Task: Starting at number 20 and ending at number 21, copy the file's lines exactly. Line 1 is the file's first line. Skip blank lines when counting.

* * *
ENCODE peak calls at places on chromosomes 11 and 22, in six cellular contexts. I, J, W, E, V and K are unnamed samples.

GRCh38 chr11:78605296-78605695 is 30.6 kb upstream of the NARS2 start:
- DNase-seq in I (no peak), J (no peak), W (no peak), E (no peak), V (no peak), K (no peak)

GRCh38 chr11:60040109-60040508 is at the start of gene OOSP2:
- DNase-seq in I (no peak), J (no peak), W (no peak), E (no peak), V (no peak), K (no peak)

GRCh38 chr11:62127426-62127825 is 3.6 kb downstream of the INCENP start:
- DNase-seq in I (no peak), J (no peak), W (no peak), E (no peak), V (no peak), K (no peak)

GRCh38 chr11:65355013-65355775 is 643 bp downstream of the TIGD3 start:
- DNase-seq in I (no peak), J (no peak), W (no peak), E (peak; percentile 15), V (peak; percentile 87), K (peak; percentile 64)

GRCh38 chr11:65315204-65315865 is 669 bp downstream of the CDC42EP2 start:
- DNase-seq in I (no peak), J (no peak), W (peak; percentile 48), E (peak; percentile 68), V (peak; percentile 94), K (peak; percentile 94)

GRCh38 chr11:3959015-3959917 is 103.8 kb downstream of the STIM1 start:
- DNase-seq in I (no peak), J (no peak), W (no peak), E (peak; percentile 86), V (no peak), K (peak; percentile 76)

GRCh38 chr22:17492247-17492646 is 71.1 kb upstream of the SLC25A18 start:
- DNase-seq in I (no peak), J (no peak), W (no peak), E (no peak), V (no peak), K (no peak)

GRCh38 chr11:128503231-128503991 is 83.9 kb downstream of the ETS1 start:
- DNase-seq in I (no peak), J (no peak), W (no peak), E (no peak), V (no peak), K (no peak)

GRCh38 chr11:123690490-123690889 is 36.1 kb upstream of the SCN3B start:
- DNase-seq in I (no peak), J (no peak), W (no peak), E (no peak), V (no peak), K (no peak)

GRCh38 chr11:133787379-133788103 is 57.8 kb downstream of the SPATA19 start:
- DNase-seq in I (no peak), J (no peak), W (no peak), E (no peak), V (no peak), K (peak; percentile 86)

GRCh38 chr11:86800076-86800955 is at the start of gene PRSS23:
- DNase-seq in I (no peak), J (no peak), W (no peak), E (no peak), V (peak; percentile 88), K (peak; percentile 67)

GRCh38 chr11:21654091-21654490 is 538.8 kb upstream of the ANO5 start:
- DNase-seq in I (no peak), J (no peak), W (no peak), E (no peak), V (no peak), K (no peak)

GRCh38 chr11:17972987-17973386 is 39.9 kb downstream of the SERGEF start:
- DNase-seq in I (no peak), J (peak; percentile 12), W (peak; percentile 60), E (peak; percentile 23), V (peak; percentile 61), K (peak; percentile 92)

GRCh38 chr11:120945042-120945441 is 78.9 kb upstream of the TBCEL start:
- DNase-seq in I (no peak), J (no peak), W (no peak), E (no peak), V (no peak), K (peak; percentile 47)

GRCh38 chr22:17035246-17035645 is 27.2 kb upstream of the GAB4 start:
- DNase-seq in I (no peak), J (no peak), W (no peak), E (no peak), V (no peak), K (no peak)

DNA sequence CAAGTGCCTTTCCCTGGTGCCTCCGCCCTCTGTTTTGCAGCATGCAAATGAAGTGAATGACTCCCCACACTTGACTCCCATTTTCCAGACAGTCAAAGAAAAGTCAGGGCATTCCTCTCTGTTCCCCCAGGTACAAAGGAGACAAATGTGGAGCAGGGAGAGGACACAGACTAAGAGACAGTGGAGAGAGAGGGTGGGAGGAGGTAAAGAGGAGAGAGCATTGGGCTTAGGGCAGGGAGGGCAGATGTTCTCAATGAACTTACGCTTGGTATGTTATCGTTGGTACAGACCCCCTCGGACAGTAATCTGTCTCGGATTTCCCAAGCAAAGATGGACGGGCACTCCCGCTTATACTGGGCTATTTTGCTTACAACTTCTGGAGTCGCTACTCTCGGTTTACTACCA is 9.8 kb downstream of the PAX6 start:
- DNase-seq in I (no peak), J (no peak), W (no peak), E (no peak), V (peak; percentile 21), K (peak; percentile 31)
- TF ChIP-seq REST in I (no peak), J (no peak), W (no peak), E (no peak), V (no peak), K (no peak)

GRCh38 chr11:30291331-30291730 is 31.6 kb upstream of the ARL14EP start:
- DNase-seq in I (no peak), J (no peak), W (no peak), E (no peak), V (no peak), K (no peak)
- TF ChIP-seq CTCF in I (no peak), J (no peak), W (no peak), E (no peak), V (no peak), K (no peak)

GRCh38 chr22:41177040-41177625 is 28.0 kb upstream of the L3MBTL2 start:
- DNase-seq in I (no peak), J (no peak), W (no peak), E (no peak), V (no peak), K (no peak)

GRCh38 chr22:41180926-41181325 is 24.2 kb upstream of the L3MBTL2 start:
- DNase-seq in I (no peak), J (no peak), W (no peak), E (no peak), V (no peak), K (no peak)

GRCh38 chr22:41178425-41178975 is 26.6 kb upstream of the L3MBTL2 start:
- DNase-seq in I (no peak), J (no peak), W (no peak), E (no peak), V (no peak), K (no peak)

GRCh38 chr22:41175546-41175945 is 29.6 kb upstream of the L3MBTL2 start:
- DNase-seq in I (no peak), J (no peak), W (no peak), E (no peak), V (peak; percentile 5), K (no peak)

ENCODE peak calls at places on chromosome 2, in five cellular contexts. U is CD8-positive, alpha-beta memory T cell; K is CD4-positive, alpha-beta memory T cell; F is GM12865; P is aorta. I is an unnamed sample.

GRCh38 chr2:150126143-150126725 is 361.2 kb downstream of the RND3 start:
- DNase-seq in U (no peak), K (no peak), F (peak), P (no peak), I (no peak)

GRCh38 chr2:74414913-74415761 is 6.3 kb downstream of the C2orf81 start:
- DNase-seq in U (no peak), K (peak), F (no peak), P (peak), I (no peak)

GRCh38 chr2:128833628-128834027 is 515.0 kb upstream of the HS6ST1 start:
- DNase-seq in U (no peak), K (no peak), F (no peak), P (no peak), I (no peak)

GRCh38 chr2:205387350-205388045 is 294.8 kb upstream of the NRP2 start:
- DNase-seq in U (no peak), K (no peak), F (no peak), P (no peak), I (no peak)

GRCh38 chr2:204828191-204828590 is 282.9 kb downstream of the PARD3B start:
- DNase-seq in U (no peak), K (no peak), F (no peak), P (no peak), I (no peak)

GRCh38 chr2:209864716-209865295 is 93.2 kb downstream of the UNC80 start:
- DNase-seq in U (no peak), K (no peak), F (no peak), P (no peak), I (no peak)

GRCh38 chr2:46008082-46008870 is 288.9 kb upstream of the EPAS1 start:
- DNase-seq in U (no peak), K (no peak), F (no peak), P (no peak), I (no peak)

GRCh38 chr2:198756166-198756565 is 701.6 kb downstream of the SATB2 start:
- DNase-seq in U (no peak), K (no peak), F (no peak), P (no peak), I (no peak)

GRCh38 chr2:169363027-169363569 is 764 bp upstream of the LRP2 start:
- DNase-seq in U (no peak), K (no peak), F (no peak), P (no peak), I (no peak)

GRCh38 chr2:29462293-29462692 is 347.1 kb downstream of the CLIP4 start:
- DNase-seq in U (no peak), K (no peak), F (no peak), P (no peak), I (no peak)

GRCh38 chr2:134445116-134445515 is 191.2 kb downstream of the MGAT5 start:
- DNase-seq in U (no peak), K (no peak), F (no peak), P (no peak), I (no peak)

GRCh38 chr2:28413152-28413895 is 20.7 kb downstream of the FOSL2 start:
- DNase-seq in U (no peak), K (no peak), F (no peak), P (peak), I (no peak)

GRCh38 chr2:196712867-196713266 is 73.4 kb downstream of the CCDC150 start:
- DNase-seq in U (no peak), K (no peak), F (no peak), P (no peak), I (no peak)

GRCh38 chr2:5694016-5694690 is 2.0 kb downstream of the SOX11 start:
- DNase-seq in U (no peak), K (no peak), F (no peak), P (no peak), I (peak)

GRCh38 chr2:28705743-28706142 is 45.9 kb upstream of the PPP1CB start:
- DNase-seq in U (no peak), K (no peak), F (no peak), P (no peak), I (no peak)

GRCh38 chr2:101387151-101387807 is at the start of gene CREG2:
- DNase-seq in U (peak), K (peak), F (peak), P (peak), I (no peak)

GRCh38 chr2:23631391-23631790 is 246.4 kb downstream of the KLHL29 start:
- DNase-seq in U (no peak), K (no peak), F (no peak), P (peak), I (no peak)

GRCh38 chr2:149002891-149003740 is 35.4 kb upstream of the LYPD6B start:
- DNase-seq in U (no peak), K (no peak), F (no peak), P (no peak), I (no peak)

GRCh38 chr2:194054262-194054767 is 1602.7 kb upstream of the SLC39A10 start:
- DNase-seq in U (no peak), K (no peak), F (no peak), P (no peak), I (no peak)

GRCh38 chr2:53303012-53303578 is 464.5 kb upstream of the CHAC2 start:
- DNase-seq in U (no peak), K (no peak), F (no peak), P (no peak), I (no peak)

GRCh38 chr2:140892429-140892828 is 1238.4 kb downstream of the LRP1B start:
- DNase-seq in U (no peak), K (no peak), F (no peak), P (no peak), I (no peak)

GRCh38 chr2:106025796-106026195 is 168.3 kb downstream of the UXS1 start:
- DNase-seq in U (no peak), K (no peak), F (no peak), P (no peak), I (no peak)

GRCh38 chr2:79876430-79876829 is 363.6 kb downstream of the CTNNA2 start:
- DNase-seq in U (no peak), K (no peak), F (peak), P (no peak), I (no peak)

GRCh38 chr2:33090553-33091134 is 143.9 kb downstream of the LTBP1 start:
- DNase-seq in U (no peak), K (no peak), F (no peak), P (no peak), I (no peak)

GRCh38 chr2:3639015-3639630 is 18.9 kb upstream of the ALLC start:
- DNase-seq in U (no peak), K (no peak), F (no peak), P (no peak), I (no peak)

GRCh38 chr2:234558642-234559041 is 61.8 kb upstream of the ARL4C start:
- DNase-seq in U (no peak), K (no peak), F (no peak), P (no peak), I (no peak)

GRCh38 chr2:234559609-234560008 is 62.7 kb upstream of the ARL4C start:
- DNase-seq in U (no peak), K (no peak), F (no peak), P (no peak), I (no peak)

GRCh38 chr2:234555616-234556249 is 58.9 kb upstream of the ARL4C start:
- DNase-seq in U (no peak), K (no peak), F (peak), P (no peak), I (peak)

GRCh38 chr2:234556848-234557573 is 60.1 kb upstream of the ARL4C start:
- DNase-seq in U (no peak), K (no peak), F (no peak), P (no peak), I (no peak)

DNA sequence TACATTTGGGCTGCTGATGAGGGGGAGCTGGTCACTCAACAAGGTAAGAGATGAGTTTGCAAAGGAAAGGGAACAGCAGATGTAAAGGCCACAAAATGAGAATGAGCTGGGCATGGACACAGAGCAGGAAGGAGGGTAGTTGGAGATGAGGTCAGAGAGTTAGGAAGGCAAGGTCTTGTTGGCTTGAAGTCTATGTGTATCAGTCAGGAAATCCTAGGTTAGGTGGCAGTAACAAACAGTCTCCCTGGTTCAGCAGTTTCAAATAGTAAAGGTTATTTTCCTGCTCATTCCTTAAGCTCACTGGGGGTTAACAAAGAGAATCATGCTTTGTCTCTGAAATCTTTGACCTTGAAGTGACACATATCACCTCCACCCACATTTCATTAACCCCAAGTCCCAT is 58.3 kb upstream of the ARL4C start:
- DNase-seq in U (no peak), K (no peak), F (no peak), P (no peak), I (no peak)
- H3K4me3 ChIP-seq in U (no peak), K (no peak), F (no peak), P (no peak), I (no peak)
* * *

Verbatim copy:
GRCh38 chr11:133787379-133788103 is 57.8 kb downstream of the SPATA19 start:
- DNase-seq in I (no peak), J (no peak), W (no peak), E (no peak), V (no peak), K (peak; percentile 86)